Avis Berman, “Larger Than Life,” Smithsonian Magazine April 2008

Courbet rebelled against the mythical and ideal subjects favored by the academy, and against its slick, polished finish as well:  he often used a palette knife to apply his paint in a thick impasto, which appeared crude and uncouth to his audiences.  He once proclaimed “show me an angel and I’ll paint you one” to communicate his conviction that art should be based on reality, rather than idealism.   Because he insisted on “telling it like it is,” Courbet’s work was considered politically subversive to Parisian audiences who preferred to ignore the injustices of class inequality.

Gustave Courbet, The Stonebreakers, 1849

In this painting, Courbet portrays two ordinary laborers breaking stones for a new road.  While poor people were often seen in genre scenes, this painting was enormous in scale (5’ 3” by 8’ 6”), which was normally reserved for grand and heroic subjects.  But Courbet’s picture is anything but grand and heroic – instead, it is a blunt and unsentimental image that does not gloss over the harsh realities of the men’s dreary existence.  Their clothes are tattered, and the juxtaposition of youth and old age suggests that there is no escape from this backbreaking way of life.

When Courbet’s picture was exhibited at the Salon of 1850 it was attacked as being crude and uncouth, both in terms of its subject and the style.  Parisian audiences did not like to be reminded of the plight of the working classes, and uncouth workers were considered inappropriate subject matter for “high art.”  In addition, Courbet’s method of applying his paint was equally offensive.  The artist often applied his paint with a palette knife, resulting in a surface that seemed dirty and crude to audiences accustomed to the smooth and polished finish of academic painting.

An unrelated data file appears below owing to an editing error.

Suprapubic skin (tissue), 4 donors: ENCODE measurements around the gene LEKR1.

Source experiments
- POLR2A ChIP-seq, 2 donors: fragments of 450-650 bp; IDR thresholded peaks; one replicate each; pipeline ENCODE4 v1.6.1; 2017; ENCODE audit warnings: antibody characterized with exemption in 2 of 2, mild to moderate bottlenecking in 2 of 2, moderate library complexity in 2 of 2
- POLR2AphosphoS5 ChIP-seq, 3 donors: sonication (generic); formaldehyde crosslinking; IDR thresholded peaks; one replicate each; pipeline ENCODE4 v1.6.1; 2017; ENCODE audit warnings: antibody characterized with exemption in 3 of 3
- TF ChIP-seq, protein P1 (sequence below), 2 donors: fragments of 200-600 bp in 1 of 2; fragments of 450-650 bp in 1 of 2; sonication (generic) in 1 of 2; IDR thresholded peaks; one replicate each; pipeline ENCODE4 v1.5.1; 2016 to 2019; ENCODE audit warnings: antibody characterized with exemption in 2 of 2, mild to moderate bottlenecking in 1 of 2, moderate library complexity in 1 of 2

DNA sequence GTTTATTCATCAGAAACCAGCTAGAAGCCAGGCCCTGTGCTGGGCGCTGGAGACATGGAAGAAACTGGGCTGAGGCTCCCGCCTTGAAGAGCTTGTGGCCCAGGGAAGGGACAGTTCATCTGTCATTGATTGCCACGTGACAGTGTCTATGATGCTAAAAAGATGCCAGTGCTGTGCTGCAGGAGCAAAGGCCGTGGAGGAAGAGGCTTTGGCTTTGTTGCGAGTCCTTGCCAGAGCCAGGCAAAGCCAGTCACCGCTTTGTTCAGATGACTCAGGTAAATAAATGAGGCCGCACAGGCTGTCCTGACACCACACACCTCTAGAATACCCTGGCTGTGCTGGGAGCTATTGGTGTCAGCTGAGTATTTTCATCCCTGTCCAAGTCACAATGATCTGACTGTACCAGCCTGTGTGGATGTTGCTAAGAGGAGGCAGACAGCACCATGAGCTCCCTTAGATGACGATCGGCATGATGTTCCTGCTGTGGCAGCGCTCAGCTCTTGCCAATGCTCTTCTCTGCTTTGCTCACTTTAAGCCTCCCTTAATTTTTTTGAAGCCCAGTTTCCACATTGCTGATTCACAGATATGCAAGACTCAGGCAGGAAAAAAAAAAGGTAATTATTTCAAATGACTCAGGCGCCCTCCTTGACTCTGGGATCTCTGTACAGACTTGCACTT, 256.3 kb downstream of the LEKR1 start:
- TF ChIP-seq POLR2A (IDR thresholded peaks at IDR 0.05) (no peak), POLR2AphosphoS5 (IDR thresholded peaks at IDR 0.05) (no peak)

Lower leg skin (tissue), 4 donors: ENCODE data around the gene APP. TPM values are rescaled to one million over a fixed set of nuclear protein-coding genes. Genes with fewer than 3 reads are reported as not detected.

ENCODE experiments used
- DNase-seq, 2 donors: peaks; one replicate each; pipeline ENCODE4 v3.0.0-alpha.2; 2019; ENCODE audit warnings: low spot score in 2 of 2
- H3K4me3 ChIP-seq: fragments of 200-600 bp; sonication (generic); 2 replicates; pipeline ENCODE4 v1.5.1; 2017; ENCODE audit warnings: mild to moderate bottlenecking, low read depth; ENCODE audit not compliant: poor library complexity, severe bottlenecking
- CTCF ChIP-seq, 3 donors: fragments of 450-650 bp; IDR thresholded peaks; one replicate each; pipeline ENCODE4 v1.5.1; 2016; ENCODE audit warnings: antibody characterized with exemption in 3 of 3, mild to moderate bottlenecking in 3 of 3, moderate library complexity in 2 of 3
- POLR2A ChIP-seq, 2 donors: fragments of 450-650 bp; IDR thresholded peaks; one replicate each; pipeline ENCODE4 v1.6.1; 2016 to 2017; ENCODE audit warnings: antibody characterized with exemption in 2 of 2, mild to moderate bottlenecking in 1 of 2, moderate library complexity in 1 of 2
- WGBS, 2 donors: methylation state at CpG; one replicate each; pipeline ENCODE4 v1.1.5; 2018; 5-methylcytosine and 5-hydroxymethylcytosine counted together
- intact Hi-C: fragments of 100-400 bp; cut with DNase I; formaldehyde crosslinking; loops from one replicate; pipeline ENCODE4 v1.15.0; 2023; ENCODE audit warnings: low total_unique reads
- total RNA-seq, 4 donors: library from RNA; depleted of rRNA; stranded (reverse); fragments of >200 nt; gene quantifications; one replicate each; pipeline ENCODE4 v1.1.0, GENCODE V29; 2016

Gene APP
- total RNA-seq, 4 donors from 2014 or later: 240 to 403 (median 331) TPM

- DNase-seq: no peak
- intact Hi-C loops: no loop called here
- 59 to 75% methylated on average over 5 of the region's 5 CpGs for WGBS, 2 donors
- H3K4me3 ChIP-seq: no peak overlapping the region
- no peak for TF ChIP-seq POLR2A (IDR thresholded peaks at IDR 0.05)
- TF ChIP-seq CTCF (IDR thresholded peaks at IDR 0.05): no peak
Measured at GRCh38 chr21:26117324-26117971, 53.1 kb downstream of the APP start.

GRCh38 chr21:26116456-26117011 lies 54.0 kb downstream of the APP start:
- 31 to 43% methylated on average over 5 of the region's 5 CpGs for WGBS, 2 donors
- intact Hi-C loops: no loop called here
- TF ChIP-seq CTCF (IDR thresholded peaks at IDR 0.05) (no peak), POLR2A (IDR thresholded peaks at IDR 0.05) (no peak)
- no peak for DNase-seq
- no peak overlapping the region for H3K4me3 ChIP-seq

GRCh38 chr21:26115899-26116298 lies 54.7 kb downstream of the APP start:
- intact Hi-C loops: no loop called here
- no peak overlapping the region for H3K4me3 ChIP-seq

Gustave Courbet, Burial at Ornans, 1849
Musée d’Orsay

One of Courbet’s most famous — and controversial — works was Burial at Ornans, which depicts a funeral in his hometown village.  Painted on a colossal scale (it is over 10 feet high, and 21 ft long), the picture depicts ordinary people on a scale that had been reserved for noble or heroic subjects.  When it was exhibited at the Salon of 1851, critics were horrified by his his ugly provincial subjects, and the crude manner in which he applied his paint.  Equally disturbing was the blunt manner in which he presented the “facts” of death, with no hint of redemption.

Courbet’s Burial at Ornans, Smarthistory 

Read a comparison at

The Pavilion of Realism
In 1855 the Salon jury rejected two of Courbet’s works from that year’s exhibitions on the grounds that they were too large and too coarse.  The artist withdrew all of his paintings and set up his own “Pavilion of Realism” on the grounds of the Exposition Universelle (a kind of “World’s Fair”).  Courbet’s private exhibition was an important precedent for creating an alternative to the annual Salon with its restrictive juries and rules.


Web Resources:

Nineteenth Century French Realism, Heilbrunn Timeline of Art History

Realism @ Smarthistory 

Culture Shock:  Gustave Courbet’s Burial at Ornans (PBS) 

Gustave Courbet @